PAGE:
Bill Gates Is Not the Issue: Our Silences and Failures Are
Bill Gates is not the issue. What should concern those of us on the American left is not that Gates has made some negative comments about American high schools, but that in so doing, he has outflanked "the left," especially the "educational left," from the left.
The reality, as Gary Orfield and his colleagues in the Civil Rights Project at Harvard University have carefully documented, is that 1 in every 2 students of color in the United States do not graduate high school on time, and that most of these young people do not graduate high school at all.
Meanwhile, 3 in every 4 white students graduate high school on time -- nothing to cheer about, but a whole lot better than the graduation rate of students of color.
That graduation rate for students of color is a national scandal, pure and simple. And the achievement gap which underlies that differentiation in graduation rates is a national scandal, pure and simple.
And yet an American left which once championed the cause of ending racial segregation in American public schools, of doing away with separate and unequal schools, is largely silent and inactive on these issues. Instead, it is Bill Gates who is speaking out, and who is giving his philanthropic money to efforts to remake and reform American high schools. So we attack Bill Gates? Denounce him as the "hit man" on public high schools?
Yes, we should be shouting "shame," but on ourselves, not on him. The world's richest man is more of an advocate for educational equity than we are, and that is our problem, not his.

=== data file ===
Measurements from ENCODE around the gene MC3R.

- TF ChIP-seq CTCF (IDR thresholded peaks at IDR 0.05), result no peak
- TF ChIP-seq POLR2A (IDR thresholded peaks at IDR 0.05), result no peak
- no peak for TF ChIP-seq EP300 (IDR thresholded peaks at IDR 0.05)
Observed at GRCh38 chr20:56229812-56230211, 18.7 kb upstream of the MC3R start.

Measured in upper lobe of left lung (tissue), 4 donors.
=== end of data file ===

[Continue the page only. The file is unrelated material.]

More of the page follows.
If we had been addressing this issue properly, we would be in the position to note that notwithstanding his powerful call for equity in education, Bill Gates' analysis of what is wrong in public education is inadequate and incomplete. A far deeper and richer understanding of the achievement gap is required. We need to recognize that this gap begins to take shape long before students pass through the doors of a school for a first time, as a result of a wide array of developmental differentials that result from the conditions of growing up in poverty, and dramatically accelerates in the middle school years. High schools make their own contribution to the problem to be sure, but they are hardly the sole source of the problem.
Consequently, a solution must include a range of social programs that ameliorate the effects of poverty on a child's development, from proper pre-natal and infant health care to a balanced, nutritious diet and lead abatement in low income housing, and must focus on the problematic middle school years. But high schools also need to be reformed, and we should be intervening in this debate with reasoned voices about what types of reforms make sense, not proclaiming "that God's in his heaven and all's well with the world." There is a place for many of the reforms Gates advocates and supports, such as the creation of small learning communities in which teachers and students have many opportunities to know each other well, in a public education system with delivers a quality education to all.
Yet on many of the listservs of the "educational left" to which I subscribe, volumes have been dedicated to excoriating Gates and other centrist advocates of educational equity, such as Kati Haycock and the Education Trust, who support the No Child Left Behind legislation. At the same time, I have seen welcomed a report of the far right, libertarian Cato Institute, the voice of Social Darwinism in American policy debates, because it condemned NCLB from the viewpoint of an anti-federal government perspective.